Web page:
>I must have missed your post regarding this (has this been going on for
>a month?!). If I'm not mistaken digital rounding is exactly the bad
>thing I was describing could happen, i.e. the quantization of low
>bit-rate information? This may be a semantic difference, but I don't
>consider that damage -- you're simply mapping what little bit
>information you have to a 16bit depth, making the low resolution more
>apparent. Is there something else going on here that I'm missing?
>Incidentally, doesn't this discussion support a move to 24bit depth?
>I'm very skeptical of the need to go above 48k, but I've noticed
>greatly improved resolution at low volume with 24bit depth. It I'm not
>mistaken, this also greatly reduces the effect of digital rounding,
>which can happen at any stage of processing...
>On Sunday, June 29, 2003, at 01:59 PM, evertveldhuis wrote:
> > Clifford,
>> In that case I say : I disagree.
>> I have already explained why in the beginning of this month (digital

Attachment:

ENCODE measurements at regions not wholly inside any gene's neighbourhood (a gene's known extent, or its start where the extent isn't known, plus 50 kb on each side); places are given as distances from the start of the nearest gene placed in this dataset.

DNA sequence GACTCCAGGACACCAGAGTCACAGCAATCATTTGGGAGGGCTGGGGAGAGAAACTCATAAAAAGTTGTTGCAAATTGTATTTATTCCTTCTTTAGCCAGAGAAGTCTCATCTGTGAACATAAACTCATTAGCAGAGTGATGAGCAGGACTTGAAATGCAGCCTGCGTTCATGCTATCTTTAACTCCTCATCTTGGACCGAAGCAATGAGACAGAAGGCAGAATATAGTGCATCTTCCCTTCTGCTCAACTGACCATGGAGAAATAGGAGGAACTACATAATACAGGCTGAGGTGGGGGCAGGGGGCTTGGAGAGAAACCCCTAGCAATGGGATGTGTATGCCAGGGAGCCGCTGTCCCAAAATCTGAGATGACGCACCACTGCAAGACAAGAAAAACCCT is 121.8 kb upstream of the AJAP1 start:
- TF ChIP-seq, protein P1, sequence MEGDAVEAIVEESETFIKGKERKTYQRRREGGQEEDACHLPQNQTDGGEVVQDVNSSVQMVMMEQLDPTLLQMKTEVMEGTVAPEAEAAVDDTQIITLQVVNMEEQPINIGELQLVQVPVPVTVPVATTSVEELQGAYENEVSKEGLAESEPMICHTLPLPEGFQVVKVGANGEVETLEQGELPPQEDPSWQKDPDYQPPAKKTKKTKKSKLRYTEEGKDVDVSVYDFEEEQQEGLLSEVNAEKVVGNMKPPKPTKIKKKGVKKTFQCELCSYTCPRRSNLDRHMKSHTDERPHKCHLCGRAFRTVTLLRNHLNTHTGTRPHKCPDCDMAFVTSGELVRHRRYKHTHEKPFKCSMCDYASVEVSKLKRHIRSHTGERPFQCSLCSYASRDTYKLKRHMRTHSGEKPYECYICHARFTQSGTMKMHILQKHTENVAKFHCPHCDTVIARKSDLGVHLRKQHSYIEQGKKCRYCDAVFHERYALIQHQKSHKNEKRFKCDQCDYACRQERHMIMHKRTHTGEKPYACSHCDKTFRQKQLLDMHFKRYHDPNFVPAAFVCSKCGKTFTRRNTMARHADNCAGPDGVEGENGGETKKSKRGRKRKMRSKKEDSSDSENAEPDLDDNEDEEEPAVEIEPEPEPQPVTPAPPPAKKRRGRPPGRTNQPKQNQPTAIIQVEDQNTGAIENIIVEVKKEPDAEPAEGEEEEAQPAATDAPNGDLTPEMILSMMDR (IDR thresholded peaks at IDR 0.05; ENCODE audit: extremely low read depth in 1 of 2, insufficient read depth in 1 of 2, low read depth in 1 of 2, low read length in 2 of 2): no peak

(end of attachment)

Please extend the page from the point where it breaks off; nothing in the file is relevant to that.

>> I am not against normalizing, but saying that it is totally harmless
>> isn't right. I can proof it too!
>> Regards, Evert
Clifford and Evert--
I agree, increasing and using bit depth can improve quality,
especially for sounds that were not loud in the field and
particularly for 16 bit sound files being judged on lower quality
sound cards. I wasted many hours years ago thinking I was being
prudent trying to maintain saturation levels while lessening hiss,
Evert, are you talking about the harshness that significant gain
boosting creates? This artifact is especially apparent to me on the
quick transients I assume because it makes them proportionally
steeper. Of course, a good deal of this harshness can be minimized by
equalizing and boosting at the same time. Conversely, equalization is
less predictable if one does not boost gain and allows the bit depth
to remain low. I've also have success with chaining soft compression
after EQ with boosting-- all in one processing step with VST plugs.
I've been working with 24 bit field recordings for only two months,
but it does seem easier to balance the tonalities of these
recordings. The mics/pres and local acoustics still create plenty of
unnatural peculiarities, but I believe it's easier to identify them,
isolate and attend to them. I've even been re-transferring low level
16 bit field recordings at 24bit depth to get the extra resolution as
I start to process them. It seems to help as I judge the results at
24 bits, but it will be interesting to see if the quality is still
detectable on the DVD home theatre systems.